A relatively new addition to DC’s roster of teen heroes, Jaime’s been being pushed as a Titan in the animated movies and cartoons like “Young Justice” for the past few years. His power set is malleable enough, and his name recognition is high enough that he seems like an obvious choice for a totally new take on the “original” New Teen Titans roster.
Jaime also opens a potential door to cross into the more cosmic mythology revolving around the Scarab that grants him his powers — but in a way that doesn’t really demand close examination until it’s necessary. The Scarab could be the driving force behind an entire season, or a gimmick for comic relief depending on the tone of the show, either of which makes him not just an obvious choice but an extremely useful one.
The Wilson Family
Deahstroke is perhaps the Titans single greatest and most recognizable villain — but he’s not the only member of the Wilson clan to make an impact on the team. All three of the Wilson kids — Joey, Grant and Rose — have had an impact on various iterations of the Titans, be it as a villain, a hero, or both.
Though it’s probably not completely necessary for someone like Joey Wilson, aka Jericho, to be a permanent or founding member of the team, the addition of the Wilsons even as a concept would provide a pretty massive unifying enemy for the group with a set of stakes that cross beyond the standard “good vs. evil” fair. Also, in terms of sheer brand recognition, the inclusion of Slade and his iconic Deathstroke mask would be a quick way to fuel the fires of fandom.
However, if the standard “good vs. evil” fair is what the tone of the show is looking for, diving into Raven’s history with her father Trigon is a safe and timeless bet. Despite the fact it’s one of the most commonly rehashed elements of the Titans in any form of media, there’s always new and interesting takes to be had when it comes to the introduction of nightmarish Hell worlds or mystical dark arts into a story.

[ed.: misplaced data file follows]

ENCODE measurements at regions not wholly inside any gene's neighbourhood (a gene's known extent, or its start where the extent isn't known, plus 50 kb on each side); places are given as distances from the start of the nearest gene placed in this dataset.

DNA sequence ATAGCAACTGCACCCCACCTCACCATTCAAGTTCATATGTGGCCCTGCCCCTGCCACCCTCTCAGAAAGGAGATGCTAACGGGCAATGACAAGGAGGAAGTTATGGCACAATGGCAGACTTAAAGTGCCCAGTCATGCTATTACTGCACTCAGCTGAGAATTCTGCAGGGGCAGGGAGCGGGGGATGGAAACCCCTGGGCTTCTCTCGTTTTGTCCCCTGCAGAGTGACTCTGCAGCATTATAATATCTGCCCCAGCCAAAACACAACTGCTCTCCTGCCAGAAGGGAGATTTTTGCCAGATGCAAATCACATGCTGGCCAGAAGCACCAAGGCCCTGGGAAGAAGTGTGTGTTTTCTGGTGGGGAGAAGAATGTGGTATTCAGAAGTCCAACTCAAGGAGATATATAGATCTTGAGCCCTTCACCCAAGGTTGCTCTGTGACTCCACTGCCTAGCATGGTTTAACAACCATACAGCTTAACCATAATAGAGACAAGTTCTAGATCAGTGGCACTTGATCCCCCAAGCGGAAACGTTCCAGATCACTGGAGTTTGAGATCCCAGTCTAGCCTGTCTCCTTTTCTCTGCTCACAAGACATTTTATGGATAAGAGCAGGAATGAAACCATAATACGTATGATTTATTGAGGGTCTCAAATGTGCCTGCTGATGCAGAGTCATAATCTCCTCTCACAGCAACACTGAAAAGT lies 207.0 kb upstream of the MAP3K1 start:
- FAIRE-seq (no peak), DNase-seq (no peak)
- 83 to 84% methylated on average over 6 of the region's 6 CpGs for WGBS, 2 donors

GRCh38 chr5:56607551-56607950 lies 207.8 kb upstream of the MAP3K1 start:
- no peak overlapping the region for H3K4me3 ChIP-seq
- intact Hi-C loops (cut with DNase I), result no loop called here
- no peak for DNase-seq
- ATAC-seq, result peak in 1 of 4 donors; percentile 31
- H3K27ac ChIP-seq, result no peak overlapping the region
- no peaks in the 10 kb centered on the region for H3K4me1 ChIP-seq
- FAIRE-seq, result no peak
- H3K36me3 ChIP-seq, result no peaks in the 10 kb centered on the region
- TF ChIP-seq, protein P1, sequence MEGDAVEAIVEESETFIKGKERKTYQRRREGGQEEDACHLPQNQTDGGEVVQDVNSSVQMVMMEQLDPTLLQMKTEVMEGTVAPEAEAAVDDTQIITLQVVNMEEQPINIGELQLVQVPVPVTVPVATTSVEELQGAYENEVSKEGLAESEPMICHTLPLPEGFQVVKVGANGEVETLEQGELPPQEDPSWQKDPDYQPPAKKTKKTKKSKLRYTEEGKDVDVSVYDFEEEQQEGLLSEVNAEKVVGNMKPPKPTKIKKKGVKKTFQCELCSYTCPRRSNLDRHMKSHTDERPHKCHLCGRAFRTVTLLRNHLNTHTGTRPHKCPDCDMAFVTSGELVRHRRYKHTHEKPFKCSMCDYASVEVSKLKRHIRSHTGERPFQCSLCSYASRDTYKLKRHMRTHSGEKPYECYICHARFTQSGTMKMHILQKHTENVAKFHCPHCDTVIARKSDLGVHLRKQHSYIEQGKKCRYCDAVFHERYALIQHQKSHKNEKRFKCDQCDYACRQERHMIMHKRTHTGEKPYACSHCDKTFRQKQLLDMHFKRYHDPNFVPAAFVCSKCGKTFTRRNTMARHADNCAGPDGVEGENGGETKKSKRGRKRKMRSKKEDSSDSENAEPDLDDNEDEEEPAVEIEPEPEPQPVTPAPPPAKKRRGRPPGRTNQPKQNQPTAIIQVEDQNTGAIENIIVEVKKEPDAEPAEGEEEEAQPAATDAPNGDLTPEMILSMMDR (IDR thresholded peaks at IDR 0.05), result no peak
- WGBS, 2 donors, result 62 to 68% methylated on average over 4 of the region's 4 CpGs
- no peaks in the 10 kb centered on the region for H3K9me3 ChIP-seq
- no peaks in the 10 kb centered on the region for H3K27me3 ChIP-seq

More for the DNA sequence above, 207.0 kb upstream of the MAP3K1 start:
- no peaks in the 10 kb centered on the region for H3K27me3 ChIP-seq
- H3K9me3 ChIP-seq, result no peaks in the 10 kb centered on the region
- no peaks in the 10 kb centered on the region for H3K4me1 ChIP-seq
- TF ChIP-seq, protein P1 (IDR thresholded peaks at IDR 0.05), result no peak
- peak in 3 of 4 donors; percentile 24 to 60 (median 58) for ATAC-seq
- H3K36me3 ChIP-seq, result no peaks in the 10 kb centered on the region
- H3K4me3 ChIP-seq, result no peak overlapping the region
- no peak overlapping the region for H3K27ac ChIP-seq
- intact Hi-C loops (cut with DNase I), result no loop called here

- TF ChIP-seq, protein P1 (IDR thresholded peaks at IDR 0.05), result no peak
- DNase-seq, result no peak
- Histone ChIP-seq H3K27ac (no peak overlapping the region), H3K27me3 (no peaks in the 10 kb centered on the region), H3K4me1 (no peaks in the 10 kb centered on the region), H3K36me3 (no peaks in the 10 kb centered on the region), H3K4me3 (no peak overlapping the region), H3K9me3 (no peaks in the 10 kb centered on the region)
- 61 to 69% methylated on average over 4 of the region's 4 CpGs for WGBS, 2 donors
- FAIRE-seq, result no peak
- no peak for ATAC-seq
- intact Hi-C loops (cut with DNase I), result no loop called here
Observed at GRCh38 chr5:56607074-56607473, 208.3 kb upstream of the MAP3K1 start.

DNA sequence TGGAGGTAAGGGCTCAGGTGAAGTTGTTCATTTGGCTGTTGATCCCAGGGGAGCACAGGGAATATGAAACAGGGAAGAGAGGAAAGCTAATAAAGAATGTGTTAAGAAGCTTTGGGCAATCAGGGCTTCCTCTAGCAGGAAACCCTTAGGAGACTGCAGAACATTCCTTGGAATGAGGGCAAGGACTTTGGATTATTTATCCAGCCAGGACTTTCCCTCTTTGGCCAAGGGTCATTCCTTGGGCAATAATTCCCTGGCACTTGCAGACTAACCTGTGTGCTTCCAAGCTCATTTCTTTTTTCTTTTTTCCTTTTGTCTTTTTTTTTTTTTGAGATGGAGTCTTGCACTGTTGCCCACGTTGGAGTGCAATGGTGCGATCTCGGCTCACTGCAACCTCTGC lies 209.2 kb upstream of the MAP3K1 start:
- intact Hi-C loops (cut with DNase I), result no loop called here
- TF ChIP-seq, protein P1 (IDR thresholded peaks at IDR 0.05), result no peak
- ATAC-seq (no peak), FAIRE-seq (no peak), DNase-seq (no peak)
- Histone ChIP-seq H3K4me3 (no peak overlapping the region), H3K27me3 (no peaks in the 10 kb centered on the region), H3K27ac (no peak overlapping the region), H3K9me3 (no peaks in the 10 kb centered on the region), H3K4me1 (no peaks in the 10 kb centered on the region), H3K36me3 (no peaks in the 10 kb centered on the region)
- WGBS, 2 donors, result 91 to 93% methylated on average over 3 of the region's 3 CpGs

Raven’s Trigon-related plight provided the catalyst for the reformation of the New Teen Titans during the Marvel Wolfman and George Perez era of the team in “The Terror of Trigon” arc. Though adapting the plot directly from the 1984 classic would probably be too on the nose, seeing the show take some cues and inserting some quotes from the source material would be more than welcome.
A Superhero Mentor
One of the Titans-related elements that the “Young Justice” cartoon was able to capitalize on with extreme effect was the idea of the team needing a sort of mentor, outside of just their own superheroic mantle holders. “Young Justice” used characters like Red Tornado and Black Canary to fill that niche — adults who were outsiders to the team’s personal histories, but close enough to the heart of the matter to provide insight and direction when needed.
Licensing and budget limitations will most likely prevent characters like Bruce Wayne or Batman from showing up on the Titans show, while Starfire, Raven and Beast Boy are all the first generation heroes of their respective lineages, meaning there is a definitive opening for an adult character somewhere in this mix.
Red Tornado seems like an obvious choice, and would dovetail nicely with the animated “Young Justice” also airing on the network, but characters like Ted Kord (specifically if Jaime Reyes is brought in), or even Justice Society staples like Dr. Mid-Nite or Alan Scott could be unexpected and fun choices to fit the bill. Besides, Geoff Johns is one of the show runners this time around and his connection to the JSA’s line of Golden Age heroes-turned-mentors runs deep as it is.
“Titans” will be executive produced by Geoff Johns, Akiva Goldsman, Berlanti and Sarah Schechter (“Arrow,” “DC’s Legends of Tomorrow,” “The Flash,” “Supergirl”). The series will air on a new DC Comics-branded digital platform that will launch in 2018. No official release date has been announced.